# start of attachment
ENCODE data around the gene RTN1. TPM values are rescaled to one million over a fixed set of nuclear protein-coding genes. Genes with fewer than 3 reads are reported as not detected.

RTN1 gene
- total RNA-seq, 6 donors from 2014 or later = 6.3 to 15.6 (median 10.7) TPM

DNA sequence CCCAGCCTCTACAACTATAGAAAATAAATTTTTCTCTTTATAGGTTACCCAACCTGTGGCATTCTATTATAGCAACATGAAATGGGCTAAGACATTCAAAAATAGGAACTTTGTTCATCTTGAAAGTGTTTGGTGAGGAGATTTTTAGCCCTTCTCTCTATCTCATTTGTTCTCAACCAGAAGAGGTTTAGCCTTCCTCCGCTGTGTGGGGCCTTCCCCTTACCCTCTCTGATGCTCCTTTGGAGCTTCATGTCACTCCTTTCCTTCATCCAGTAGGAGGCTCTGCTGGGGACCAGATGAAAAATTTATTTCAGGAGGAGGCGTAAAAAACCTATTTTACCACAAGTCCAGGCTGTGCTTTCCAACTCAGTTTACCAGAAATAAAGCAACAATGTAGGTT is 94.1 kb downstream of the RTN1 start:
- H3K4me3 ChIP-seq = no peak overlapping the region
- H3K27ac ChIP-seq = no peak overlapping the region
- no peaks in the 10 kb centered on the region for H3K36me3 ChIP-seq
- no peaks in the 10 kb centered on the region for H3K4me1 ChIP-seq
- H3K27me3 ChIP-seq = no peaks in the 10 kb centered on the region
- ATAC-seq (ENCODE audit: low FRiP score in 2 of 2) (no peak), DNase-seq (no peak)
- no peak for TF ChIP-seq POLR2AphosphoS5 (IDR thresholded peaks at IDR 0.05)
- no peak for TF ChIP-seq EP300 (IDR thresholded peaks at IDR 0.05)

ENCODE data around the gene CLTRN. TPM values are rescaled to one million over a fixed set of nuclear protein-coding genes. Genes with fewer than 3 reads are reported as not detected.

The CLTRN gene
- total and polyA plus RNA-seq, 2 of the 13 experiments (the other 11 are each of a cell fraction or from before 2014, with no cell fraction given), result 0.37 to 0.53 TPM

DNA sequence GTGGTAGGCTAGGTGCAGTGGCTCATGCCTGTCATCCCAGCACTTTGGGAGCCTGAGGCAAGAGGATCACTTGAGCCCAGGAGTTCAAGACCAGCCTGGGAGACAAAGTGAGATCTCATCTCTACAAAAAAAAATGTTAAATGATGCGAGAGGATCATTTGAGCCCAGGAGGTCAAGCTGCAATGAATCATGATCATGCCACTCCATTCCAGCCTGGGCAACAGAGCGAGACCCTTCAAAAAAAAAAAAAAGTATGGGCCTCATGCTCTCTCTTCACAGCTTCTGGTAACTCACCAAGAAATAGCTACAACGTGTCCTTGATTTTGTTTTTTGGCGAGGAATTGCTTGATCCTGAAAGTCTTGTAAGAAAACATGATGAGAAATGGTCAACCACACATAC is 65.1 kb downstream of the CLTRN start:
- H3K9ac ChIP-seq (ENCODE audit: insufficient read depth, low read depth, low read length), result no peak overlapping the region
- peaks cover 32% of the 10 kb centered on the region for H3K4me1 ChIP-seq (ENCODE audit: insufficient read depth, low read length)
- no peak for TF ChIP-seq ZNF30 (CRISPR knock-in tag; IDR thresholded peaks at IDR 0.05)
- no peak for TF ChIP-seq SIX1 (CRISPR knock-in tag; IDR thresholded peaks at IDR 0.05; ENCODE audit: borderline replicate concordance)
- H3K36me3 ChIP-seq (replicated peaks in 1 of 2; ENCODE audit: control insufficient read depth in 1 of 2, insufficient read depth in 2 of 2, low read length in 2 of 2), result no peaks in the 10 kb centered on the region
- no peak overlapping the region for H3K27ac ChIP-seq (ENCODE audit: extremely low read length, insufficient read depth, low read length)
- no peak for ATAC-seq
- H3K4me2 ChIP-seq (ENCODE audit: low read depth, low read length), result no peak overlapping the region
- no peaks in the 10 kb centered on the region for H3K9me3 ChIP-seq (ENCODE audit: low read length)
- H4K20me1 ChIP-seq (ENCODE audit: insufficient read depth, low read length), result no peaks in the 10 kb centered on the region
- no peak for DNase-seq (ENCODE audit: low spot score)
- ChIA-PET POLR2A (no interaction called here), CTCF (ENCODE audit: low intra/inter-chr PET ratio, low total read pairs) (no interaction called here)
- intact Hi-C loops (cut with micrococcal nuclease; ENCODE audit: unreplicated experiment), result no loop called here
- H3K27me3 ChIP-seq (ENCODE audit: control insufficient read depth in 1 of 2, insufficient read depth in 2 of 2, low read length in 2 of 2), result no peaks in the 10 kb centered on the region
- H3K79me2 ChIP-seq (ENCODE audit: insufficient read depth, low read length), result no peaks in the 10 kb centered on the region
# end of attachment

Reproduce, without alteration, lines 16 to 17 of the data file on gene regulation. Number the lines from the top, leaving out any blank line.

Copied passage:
DNA sequence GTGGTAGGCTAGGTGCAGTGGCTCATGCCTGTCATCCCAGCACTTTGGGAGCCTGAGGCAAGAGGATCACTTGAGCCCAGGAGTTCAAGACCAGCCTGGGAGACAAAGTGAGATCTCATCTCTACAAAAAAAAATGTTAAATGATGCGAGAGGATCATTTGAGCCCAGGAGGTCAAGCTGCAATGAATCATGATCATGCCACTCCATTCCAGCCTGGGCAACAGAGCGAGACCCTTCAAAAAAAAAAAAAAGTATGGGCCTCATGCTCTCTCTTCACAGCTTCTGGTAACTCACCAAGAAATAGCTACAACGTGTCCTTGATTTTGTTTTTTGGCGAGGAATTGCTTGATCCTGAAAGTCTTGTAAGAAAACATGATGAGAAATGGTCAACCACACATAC is 65.1 kb downstream of the CLTRN start:
- H3K9ac ChIP-seq (ENCODE audit: insufficient read depth, low read depth, low read length), result no peak overlapping the region